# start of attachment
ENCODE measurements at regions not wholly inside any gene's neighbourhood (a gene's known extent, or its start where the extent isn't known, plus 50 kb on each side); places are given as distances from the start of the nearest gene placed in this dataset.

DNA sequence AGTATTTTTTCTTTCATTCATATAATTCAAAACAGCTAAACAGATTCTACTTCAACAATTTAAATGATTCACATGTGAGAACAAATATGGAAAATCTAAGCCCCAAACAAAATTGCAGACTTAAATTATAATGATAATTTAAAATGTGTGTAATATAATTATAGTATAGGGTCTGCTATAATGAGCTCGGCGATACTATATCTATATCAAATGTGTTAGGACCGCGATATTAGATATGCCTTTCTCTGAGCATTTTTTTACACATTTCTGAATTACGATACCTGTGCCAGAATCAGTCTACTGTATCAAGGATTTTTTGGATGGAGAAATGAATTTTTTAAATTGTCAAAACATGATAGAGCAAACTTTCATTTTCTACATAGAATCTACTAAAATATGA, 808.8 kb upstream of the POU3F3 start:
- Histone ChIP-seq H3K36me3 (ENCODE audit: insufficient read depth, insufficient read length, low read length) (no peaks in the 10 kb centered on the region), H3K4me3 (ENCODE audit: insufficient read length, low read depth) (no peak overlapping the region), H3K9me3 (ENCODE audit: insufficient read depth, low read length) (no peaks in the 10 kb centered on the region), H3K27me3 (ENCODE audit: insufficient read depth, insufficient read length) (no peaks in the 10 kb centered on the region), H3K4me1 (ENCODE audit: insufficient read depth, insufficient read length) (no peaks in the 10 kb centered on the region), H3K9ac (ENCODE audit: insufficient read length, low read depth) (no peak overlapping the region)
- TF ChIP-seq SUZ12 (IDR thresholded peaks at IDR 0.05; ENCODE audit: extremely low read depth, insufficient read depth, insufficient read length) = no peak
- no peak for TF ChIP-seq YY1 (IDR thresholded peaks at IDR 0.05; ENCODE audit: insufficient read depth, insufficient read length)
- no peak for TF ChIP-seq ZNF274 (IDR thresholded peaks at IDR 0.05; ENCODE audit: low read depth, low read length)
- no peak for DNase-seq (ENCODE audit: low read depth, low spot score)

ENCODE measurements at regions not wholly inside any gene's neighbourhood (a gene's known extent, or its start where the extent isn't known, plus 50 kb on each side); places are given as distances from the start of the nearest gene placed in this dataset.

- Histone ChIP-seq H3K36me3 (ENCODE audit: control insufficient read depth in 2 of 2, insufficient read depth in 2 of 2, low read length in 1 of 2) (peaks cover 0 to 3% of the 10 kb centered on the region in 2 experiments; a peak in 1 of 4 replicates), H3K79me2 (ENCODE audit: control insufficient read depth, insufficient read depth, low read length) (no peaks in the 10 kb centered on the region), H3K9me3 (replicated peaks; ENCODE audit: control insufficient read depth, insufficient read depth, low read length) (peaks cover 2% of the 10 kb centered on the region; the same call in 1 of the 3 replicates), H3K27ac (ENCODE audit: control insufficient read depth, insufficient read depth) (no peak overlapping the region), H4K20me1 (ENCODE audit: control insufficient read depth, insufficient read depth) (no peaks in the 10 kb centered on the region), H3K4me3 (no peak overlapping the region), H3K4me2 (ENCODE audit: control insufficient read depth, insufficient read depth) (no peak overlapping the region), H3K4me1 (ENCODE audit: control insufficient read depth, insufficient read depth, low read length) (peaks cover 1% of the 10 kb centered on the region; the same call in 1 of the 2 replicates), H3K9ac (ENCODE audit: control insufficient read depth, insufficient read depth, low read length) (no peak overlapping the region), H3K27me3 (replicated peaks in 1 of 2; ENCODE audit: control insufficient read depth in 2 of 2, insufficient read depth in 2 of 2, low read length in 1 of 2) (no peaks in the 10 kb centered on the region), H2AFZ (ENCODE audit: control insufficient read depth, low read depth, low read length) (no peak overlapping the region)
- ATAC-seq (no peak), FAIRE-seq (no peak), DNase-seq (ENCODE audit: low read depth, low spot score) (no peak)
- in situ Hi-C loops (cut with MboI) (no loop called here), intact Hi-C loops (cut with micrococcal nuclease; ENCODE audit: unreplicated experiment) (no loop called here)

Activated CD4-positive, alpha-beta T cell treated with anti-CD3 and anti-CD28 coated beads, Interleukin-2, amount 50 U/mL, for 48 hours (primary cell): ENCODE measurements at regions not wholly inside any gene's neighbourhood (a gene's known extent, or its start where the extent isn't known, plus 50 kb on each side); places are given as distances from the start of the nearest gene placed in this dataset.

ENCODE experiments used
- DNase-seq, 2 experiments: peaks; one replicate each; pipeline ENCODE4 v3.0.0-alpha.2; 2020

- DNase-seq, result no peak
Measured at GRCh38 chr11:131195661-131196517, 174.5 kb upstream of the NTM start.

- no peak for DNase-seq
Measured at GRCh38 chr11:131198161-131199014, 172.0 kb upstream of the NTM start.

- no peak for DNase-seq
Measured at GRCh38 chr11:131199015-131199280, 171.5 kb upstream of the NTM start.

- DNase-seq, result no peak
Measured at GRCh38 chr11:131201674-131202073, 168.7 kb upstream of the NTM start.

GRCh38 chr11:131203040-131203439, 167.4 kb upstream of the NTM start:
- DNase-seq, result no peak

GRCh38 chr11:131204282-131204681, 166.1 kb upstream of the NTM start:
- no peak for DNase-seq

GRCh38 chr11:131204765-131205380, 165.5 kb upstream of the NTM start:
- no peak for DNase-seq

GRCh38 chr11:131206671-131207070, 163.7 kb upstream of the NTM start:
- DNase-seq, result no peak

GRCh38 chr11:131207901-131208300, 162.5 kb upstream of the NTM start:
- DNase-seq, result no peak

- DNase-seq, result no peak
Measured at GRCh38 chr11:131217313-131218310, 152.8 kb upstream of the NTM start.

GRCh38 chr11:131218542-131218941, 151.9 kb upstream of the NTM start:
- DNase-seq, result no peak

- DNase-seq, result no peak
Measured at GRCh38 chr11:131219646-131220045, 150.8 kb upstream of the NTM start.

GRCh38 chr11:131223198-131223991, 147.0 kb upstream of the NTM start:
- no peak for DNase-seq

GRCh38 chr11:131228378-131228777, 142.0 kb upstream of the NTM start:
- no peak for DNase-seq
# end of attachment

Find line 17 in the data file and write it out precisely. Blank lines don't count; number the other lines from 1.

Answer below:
- no peak for DNase-seq